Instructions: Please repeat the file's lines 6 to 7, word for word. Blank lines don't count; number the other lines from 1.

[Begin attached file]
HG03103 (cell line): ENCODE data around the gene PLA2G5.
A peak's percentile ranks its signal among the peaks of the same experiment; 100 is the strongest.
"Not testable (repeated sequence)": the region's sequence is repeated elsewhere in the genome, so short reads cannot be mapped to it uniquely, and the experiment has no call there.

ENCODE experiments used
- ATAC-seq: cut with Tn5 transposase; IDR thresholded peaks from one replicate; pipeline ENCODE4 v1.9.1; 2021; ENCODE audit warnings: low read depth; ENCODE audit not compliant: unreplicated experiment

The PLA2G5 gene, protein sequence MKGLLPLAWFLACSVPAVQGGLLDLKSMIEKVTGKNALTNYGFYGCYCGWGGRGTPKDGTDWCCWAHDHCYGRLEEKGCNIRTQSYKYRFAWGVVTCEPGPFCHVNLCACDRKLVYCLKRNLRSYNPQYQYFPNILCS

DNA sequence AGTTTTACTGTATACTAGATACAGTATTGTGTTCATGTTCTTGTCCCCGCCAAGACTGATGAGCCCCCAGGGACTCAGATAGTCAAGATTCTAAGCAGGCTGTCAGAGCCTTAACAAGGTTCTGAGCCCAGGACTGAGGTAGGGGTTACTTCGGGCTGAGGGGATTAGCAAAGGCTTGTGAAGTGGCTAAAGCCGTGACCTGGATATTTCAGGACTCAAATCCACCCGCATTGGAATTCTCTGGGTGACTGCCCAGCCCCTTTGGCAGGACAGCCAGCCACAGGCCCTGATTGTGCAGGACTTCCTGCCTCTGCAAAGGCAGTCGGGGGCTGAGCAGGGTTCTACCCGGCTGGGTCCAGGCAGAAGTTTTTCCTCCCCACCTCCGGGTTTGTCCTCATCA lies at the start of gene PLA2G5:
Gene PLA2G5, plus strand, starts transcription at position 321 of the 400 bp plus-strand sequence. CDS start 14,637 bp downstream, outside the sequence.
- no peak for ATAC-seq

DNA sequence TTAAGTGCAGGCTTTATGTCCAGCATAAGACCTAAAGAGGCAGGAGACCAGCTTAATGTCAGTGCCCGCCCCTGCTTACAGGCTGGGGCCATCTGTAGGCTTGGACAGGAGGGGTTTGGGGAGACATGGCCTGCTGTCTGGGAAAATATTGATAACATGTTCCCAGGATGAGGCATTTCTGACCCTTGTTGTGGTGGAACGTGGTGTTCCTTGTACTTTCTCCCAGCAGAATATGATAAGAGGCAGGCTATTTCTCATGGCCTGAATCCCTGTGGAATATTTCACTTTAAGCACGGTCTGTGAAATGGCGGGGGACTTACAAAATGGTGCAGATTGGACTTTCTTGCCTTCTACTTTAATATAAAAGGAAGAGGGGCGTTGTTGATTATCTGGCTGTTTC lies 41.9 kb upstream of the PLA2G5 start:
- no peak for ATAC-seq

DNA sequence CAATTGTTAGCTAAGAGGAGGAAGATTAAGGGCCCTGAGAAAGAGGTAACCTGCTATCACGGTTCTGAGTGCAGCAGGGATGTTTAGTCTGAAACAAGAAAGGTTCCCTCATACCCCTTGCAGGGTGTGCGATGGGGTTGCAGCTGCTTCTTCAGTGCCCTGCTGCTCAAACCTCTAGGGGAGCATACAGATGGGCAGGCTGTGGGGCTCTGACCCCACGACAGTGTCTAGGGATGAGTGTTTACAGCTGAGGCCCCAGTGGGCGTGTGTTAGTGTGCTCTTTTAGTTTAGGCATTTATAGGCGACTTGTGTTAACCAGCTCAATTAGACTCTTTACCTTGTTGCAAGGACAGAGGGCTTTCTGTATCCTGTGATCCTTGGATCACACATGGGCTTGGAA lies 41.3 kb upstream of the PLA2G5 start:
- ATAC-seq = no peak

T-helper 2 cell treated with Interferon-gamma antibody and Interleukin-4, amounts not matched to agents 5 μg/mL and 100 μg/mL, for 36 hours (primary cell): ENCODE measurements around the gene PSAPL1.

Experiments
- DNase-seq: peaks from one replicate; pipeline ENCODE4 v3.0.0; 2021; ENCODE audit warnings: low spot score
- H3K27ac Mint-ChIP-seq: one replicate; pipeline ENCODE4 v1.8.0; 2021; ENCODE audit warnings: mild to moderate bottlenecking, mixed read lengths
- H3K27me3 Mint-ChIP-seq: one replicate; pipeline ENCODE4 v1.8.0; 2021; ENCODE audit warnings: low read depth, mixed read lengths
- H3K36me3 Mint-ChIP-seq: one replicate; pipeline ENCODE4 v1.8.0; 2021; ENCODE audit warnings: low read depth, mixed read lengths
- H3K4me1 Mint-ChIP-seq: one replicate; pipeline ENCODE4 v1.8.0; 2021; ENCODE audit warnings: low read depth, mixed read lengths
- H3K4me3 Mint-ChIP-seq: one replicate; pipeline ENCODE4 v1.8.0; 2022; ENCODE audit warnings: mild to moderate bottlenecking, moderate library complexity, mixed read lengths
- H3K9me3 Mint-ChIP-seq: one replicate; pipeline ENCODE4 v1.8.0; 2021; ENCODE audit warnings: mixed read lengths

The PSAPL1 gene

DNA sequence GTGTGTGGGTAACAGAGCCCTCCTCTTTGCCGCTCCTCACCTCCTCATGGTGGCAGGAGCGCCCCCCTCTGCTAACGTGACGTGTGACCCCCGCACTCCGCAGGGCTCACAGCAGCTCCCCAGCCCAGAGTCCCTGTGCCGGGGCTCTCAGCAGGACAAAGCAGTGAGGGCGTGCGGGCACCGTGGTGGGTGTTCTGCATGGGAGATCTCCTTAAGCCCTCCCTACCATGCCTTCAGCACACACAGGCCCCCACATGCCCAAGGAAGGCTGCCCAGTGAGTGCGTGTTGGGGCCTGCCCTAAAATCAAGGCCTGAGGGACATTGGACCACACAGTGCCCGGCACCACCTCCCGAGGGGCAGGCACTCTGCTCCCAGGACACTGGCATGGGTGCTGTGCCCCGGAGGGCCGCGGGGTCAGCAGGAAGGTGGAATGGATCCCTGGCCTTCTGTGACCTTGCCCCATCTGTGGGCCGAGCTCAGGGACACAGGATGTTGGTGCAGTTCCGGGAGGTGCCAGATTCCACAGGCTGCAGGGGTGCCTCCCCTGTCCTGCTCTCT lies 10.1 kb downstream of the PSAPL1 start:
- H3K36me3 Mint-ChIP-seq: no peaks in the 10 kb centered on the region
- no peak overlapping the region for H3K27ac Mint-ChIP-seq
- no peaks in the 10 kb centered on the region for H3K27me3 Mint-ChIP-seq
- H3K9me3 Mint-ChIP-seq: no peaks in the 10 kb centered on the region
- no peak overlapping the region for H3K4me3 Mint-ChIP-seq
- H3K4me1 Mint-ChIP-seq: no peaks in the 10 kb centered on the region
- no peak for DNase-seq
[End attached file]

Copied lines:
The PLA2G5 gene, protein sequence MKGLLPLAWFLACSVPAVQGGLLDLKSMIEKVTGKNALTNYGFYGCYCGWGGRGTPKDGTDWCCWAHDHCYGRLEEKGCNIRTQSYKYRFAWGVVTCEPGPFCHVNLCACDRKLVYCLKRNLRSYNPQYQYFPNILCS

DNA sequence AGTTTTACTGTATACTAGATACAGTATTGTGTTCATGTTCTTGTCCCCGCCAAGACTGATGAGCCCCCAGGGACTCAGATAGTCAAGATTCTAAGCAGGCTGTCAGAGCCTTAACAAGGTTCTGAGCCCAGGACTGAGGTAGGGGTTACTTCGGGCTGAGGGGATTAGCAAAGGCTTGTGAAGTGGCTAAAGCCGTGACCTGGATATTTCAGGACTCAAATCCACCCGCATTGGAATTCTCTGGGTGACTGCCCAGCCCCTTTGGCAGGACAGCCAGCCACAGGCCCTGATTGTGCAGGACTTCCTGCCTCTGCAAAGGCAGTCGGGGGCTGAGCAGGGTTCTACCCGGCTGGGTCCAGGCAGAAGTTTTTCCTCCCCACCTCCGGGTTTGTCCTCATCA lies at the start of gene PLA2G5: